5 things to do in the 5 years before retirement

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5 Things to Do Before You Retire


The five years leading up to retirement are your last chance to pay down debt and seriously fund your nest egg. Taking care of a few odds and ends can make your retirement years more enjoyable. Here's how to boost your retirement finances during your final years in the workforce.

1. Tighten up your budget. Start living on your likely retirement budget a few years before you retire so you can ease into your more restrictive fixed income. Getting used to a smaller budget before you have to live on it can help make the transition easier. This way, if you find that the tight budget is too restrictive, you still have the option to delay retirement for a few more years and build up additional savings. What you don't want to do is start drawing Social Security, leave your long-term employer and tap into your retirement accounts, only to find that your retirement budget is much too strict for your liking.

2. Add catch-up contributions to your savings. Older workers have the option to add a catch-up amount to their retirement savings accounts. Try to max out your 401(k) and individual retirement account, if at all possible, during your final five pre-retirement years. If that's out of reach, fund these accounts as thoroughly as you can. The tax breaks and employer contributions these accounts often provide will give you even more padding for retirement.

Older employees with specific types of health insurance also have the option of adding extra money to a health savings account. Your health care expenses are likely to increase during retirement, and having this dedicated money for health care that follows you into retirement could help a lot with those bills.

3. Meet with a financial advisor. If you're not sure how you should best take distributions from your retirement accounts or if you will need to work part-time during retirement, a financial advisor can talk you through your options. A good fee-only financial advisor won't try to sell you any particular products. He or she can take a look at your current financial situation, get a feel for your retirement needs and help you make decisions about your annual retirement budget.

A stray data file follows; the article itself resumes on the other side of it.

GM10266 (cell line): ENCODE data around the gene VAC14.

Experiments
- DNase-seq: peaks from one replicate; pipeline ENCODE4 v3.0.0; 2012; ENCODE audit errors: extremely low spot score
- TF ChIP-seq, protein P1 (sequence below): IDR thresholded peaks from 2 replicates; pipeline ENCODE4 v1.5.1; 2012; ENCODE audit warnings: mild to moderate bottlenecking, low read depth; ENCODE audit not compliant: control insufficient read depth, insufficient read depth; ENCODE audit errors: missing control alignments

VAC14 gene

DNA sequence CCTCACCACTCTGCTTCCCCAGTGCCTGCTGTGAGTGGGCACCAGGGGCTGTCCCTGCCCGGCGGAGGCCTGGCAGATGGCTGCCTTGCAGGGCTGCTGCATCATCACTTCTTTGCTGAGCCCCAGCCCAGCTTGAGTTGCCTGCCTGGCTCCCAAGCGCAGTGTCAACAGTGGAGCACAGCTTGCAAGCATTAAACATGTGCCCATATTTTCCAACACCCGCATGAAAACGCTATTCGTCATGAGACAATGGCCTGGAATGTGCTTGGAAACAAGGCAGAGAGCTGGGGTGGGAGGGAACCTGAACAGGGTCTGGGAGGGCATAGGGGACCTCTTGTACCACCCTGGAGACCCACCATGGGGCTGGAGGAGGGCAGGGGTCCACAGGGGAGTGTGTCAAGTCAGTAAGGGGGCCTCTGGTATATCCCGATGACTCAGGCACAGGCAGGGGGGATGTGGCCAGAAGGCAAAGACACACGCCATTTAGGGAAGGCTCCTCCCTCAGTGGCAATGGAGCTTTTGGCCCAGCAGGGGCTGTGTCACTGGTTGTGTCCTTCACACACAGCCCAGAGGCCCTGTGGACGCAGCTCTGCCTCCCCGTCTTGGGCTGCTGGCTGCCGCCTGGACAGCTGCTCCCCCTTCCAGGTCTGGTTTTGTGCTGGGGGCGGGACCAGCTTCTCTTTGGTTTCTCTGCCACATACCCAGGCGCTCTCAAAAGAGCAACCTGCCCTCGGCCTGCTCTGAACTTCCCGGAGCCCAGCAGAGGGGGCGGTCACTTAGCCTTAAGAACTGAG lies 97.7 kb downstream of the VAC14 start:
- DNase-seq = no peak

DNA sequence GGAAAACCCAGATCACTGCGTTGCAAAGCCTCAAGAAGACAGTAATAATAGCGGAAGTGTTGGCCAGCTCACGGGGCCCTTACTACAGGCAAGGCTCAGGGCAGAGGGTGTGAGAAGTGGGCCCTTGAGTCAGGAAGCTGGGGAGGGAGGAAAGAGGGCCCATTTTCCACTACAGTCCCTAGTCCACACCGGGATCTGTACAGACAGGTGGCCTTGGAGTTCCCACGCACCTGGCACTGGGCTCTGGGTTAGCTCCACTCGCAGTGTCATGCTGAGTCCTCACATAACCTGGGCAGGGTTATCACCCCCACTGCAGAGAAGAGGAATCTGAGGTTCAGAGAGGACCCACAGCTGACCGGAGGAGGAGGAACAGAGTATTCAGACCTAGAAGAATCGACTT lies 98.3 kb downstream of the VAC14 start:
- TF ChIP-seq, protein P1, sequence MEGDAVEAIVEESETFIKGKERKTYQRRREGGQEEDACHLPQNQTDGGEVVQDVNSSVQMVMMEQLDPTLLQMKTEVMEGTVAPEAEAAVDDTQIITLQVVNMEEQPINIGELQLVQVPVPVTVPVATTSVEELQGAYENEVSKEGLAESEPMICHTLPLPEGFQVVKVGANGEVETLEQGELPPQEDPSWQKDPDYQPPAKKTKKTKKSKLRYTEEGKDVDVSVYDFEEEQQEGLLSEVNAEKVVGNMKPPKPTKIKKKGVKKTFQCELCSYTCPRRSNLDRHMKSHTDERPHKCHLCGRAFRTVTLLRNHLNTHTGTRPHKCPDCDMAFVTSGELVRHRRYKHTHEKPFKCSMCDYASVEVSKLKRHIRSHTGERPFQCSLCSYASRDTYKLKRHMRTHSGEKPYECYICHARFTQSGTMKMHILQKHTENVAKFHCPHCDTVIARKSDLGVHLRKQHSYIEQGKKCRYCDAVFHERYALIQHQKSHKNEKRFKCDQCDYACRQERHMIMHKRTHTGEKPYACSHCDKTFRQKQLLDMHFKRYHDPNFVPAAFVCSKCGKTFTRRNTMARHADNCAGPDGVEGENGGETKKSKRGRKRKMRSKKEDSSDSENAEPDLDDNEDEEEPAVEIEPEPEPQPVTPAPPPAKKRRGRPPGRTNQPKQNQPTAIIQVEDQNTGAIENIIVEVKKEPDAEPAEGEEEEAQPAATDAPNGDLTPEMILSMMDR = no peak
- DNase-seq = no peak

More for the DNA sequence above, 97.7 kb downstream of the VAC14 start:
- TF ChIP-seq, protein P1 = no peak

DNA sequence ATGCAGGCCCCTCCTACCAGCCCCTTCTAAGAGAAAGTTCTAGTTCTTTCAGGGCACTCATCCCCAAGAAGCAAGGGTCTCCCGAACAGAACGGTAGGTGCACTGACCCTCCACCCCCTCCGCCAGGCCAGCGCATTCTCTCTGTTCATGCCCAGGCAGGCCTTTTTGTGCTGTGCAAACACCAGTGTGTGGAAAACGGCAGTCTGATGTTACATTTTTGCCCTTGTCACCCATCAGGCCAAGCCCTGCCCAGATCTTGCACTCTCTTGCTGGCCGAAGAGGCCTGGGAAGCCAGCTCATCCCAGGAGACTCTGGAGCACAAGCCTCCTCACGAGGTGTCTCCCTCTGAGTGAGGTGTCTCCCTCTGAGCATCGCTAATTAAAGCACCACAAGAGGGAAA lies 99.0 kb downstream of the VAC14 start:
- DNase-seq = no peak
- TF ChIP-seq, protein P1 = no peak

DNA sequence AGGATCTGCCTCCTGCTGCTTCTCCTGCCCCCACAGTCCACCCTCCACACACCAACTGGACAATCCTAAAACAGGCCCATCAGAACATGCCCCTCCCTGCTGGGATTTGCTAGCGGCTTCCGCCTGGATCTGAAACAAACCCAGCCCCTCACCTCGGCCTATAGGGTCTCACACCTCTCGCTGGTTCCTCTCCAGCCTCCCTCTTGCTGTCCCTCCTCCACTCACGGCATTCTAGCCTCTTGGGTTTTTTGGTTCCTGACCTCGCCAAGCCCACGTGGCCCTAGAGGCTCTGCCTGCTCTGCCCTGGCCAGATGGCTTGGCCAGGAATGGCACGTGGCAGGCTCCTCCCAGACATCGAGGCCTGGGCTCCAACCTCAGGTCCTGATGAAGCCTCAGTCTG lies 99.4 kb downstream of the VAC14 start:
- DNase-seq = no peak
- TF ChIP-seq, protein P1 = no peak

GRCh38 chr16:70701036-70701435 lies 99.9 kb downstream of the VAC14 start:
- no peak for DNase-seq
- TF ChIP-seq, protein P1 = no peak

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5 things to do in the 5 years before retirement

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4. Fix up your house. If you're planning to stay in your current home for your retirement years, now is the time to tackle major and minor repairs that might need to be taken care of in the next 20 or 30 years. Perhaps you need to replace your roof, re-run your gutters or revamp your appliances. If you spend the money to do these things now, you won't have to draw form your retirement savings to pay for them later. A few upgrades now can prevent the need for expensive and urgent repairs in retirement that will strain your fixed budget.

If you're planning to move or downsize shortly after retirement, use this time to get your home in shape to sell quickly and well. A higher home sales price can boost your nest egg and give you a higher standard of living in retirement. And if you find a new home that costs less, you will appreciate the smaller mortgage payments over many years to come.

5. Pay off your vehicle and home. On the verge of retirement, you want to be in as little debt as possible. This will help smooth your budget and make it easier to live a full life on a restricted income. Make extra mortgage payments so that you can pay off your home before or shortly after you retire. If you're selling, you'll have even more equity to carry over when buying a new home.

Also, make sure that you will have a reliable vehicle for the next several years, and get it paid off. If your family has two vehicles, consider whether you will still need two if you and your spouse are both retiring. Then, make the effort to pay down your vehicles so that you have even fewer payments coming out of your retirement budget.

It will take serious discipline and financial focus to get your nest egg in shape during the five years leading up to retirement. But a few sacrifices now will help you get your retirement off to a great start.

More from U.S. News & World Report:
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